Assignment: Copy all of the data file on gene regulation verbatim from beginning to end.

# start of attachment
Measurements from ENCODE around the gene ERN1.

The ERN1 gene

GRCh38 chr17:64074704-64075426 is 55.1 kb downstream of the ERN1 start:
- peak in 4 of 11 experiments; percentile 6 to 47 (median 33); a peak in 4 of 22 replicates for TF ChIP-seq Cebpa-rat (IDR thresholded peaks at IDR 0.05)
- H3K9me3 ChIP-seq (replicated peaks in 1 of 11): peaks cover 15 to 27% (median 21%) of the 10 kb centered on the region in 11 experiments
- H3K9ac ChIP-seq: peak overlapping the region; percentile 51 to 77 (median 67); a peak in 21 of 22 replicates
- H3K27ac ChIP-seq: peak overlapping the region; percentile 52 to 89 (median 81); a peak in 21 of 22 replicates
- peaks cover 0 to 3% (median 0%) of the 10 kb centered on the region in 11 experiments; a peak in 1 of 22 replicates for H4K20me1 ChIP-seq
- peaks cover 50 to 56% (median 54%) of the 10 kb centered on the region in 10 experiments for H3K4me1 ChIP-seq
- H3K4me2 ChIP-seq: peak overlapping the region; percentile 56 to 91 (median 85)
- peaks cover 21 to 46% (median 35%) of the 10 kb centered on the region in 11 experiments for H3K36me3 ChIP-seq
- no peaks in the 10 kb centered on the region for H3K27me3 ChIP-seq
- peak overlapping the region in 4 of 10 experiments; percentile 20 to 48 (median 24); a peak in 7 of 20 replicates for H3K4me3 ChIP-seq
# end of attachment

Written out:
Measurements from ENCODE around the gene ERN1.

The ERN1 gene

GRCh38 chr17:64074704-64075426 is 55.1 kb downstream of the ERN1 start:
- peak in 4 of 11 experiments; percentile 6 to 47 (median 33); a peak in 4 of 22 replicates for TF ChIP-seq Cebpa-rat (IDR thresholded peaks at IDR 0.05)
- H3K9me3 ChIP-seq (replicated peaks in 1 of 11): peaks cover 15 to 27% (median 21%) of the 10 kb centered on the region in 11 experiments
- H3K9ac ChIP-seq: peak overlapping the region; percentile 51 to 77 (median 67); a peak in 21 of 22 replicates
- H3K27ac ChIP-seq: peak overlapping the region; percentile 52 to 89 (median 81); a peak in 21 of 22 replicates
- peaks cover 0 to 3% (median 0%) of the 10 kb centered on the region in 11 experiments; a peak in 1 of 22 replicates for H4K20me1 ChIP-seq
- peaks cover 50 to 56% (median 54%) of the 10 kb centered on the region in 10 experiments for H3K4me1 ChIP-seq
- H3K4me2 ChIP-seq: peak overlapping the region; percentile 56 to 91 (median 85)
- peaks cover 21 to 46% (median 35%) of the 10 kb centered on the region in 11 experiments for H3K36me3 ChIP-seq
- no peaks in the 10 kb centered on the region for H3K27me3 ChIP-seq
- peak overlapping the region in 4 of 10 experiments; percentile 20 to 48 (median 24); a peak in 7 of 20 replicates for H3K4me3 ChIP-seq